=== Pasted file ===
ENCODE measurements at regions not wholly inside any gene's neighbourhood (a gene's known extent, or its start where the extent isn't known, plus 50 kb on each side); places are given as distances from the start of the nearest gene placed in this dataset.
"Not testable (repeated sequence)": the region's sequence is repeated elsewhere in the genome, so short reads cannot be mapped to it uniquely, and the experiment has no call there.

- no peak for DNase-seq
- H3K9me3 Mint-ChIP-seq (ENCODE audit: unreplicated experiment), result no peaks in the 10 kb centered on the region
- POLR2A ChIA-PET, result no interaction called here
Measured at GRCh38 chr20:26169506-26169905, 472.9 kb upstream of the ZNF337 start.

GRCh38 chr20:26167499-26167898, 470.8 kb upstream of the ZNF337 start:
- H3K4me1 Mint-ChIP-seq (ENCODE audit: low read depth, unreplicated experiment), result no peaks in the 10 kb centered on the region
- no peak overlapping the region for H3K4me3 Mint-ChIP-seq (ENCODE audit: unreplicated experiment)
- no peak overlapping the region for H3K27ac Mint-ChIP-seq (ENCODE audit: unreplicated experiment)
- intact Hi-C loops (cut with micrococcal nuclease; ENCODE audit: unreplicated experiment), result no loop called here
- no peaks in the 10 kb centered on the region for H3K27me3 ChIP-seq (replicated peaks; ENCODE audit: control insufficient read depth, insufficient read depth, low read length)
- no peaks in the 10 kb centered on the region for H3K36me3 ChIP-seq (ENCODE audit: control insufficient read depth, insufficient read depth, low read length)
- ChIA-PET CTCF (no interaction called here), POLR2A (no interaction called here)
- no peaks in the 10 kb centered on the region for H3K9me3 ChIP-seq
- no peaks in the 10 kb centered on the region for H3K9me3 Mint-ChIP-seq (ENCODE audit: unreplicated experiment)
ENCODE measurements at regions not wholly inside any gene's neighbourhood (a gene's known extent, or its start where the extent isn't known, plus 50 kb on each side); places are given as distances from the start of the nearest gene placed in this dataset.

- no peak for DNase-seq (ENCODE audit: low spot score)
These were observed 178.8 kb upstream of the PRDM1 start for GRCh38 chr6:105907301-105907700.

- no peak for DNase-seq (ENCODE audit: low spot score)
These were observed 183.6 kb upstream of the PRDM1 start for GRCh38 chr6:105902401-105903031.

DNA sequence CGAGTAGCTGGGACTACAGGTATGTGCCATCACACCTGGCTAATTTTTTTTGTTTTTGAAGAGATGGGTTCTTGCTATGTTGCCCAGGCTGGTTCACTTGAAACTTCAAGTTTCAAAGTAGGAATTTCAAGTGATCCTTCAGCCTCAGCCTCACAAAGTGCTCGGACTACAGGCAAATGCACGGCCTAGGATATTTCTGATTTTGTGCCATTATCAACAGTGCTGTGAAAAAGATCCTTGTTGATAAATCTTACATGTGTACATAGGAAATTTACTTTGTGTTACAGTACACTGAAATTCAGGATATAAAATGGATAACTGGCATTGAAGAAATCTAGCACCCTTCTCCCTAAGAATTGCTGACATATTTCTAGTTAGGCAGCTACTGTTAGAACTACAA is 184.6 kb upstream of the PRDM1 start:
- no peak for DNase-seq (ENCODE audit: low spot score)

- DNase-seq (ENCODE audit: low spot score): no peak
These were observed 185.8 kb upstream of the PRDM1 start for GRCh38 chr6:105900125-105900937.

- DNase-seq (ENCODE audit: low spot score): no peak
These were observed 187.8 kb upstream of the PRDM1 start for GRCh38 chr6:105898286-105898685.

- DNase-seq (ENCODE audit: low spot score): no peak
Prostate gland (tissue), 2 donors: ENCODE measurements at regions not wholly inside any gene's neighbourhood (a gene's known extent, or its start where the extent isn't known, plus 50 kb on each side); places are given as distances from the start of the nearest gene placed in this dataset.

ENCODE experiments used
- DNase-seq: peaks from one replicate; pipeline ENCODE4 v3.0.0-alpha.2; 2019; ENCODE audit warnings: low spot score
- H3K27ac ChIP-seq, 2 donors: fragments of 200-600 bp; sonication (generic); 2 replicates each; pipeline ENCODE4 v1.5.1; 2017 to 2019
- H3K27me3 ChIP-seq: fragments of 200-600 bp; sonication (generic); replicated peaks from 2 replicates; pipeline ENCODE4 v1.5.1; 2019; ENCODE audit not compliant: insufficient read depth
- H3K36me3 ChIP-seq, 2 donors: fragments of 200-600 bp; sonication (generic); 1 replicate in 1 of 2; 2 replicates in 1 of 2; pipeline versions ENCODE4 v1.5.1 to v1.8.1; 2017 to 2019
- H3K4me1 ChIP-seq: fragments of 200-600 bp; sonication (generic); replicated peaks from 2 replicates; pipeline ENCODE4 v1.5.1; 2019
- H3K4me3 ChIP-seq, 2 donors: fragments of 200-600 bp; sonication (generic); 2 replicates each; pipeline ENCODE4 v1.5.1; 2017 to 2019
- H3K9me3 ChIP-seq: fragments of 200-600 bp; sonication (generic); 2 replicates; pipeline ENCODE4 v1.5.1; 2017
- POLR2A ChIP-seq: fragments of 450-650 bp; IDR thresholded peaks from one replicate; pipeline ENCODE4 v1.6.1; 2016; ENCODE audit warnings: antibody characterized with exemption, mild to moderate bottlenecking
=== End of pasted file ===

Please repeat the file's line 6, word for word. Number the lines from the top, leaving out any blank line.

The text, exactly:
Measured at GRCh38 chr20:26169506-26169905, 472.9 kb upstream of the ZNF337 start.